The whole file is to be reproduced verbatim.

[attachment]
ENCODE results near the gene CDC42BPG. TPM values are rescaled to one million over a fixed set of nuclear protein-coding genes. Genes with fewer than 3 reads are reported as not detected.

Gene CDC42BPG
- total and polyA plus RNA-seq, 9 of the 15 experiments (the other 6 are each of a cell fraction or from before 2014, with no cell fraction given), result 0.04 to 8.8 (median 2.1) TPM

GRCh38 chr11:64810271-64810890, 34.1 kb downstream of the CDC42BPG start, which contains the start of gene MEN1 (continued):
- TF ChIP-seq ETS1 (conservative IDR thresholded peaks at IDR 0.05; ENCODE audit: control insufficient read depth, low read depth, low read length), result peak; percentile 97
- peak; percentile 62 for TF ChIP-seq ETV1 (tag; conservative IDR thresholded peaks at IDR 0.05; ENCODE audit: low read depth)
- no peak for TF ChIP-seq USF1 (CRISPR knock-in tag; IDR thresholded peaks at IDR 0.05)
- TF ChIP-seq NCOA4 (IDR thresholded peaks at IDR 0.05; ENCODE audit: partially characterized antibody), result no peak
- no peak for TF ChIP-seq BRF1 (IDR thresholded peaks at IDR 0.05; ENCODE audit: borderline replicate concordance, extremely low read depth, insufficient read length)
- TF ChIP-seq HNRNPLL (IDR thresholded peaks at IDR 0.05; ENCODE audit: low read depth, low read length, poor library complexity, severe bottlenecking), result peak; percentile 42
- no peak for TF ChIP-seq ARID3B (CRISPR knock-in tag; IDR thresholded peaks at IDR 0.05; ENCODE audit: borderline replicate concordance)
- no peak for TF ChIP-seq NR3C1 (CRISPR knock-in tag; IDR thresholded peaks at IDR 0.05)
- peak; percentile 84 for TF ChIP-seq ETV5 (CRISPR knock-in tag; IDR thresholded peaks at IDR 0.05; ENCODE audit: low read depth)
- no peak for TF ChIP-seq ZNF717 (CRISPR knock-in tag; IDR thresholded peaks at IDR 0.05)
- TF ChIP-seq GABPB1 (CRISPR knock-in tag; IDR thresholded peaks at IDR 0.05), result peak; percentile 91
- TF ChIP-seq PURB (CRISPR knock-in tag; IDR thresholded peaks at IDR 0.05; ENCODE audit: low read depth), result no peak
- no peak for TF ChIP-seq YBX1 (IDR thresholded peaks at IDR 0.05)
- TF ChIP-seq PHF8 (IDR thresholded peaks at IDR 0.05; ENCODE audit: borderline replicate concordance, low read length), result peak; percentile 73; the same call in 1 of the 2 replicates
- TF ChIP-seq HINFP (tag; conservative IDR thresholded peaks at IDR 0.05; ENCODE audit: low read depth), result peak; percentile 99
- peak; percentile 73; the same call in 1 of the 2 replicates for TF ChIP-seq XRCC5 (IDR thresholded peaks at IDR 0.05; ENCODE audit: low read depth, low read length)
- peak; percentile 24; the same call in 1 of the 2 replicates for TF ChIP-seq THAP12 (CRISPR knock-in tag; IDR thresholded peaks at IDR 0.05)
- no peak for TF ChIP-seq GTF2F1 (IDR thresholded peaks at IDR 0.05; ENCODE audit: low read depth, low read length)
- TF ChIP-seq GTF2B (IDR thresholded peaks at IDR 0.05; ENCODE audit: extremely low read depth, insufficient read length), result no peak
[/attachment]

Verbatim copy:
ENCODE results near the gene CDC42BPG. TPM values are rescaled to one million over a fixed set of nuclear protein-coding genes. Genes with fewer than 3 reads are reported as not detected.

Gene CDC42BPG
- total and polyA plus RNA-seq, 9 of the 15 experiments (the other 6 are each of a cell fraction or from before 2014, with no cell fraction given), result 0.04 to 8.8 (median 2.1) TPM

GRCh38 chr11:64810271-64810890, 34.1 kb downstream of the CDC42BPG start, which contains the start of gene MEN1 (continued):
- TF ChIP-seq ETS1 (conservative IDR thresholded peaks at IDR 0.05; ENCODE audit: control insufficient read depth, low read depth, low read length), result peak; percentile 97
- peak; percentile 62 for TF ChIP-seq ETV1 (tag; conservative IDR thresholded peaks at IDR 0.05; ENCODE audit: low read depth)
- no peak for TF ChIP-seq USF1 (CRISPR knock-in tag; IDR thresholded peaks at IDR 0.05)
- TF ChIP-seq NCOA4 (IDR thresholded peaks at IDR 0.05; ENCODE audit: partially characterized antibody), result no peak
- no peak for TF ChIP-seq BRF1 (IDR thresholded peaks at IDR 0.05; ENCODE audit: borderline replicate concordance, extremely low read depth, insufficient read length)
- TF ChIP-seq HNRNPLL (IDR thresholded peaks at IDR 0.05; ENCODE audit: low read depth, low read length, poor library complexity, severe bottlenecking), result peak; percentile 42
- no peak for TF ChIP-seq ARID3B (CRISPR knock-in tag; IDR thresholded peaks at IDR 0.05; ENCODE audit: borderline replicate concordance)
- no peak for TF ChIP-seq NR3C1 (CRISPR knock-in tag; IDR thresholded peaks at IDR 0.05)
- peak; percentile 84 for TF ChIP-seq ETV5 (CRISPR knock-in tag; IDR thresholded peaks at IDR 0.05; ENCODE audit: low read depth)
- no peak for TF ChIP-seq ZNF717 (CRISPR knock-in tag; IDR thresholded peaks at IDR 0.05)
- TF ChIP-seq GABPB1 (CRISPR knock-in tag; IDR thresholded peaks at IDR 0.05), result peak; percentile 91
- TF ChIP-seq PURB (CRISPR knock-in tag; IDR thresholded peaks at IDR 0.05; ENCODE audit: low read depth), result no peak
- no peak for TF ChIP-seq YBX1 (IDR thresholded peaks at IDR 0.05)
- TF ChIP-seq PHF8 (IDR thresholded peaks at IDR 0.05; ENCODE audit: borderline replicate concordance, low read length), result peak; percentile 73; the same call in 1 of the 2 replicates
- TF ChIP-seq HINFP (tag; conservative IDR thresholded peaks at IDR 0.05; ENCODE audit: low read depth), result peak; percentile 99
- peak; percentile 73; the same call in 1 of the 2 replicates for TF ChIP-seq XRCC5 (IDR thresholded peaks at IDR 0.05; ENCODE audit: low read depth, low read length)
- peak; percentile 24; the same call in 1 of the 2 replicates for TF ChIP-seq THAP12 (CRISPR knock-in tag; IDR thresholded peaks at IDR 0.05)
- no peak for TF ChIP-seq GTF2F1 (IDR thresholded peaks at IDR 0.05; ENCODE audit: low read depth, low read length)
- TF ChIP-seq GTF2B (IDR thresholded peaks at IDR 0.05; ENCODE audit: extremely low read depth, insufficient read length), result no peak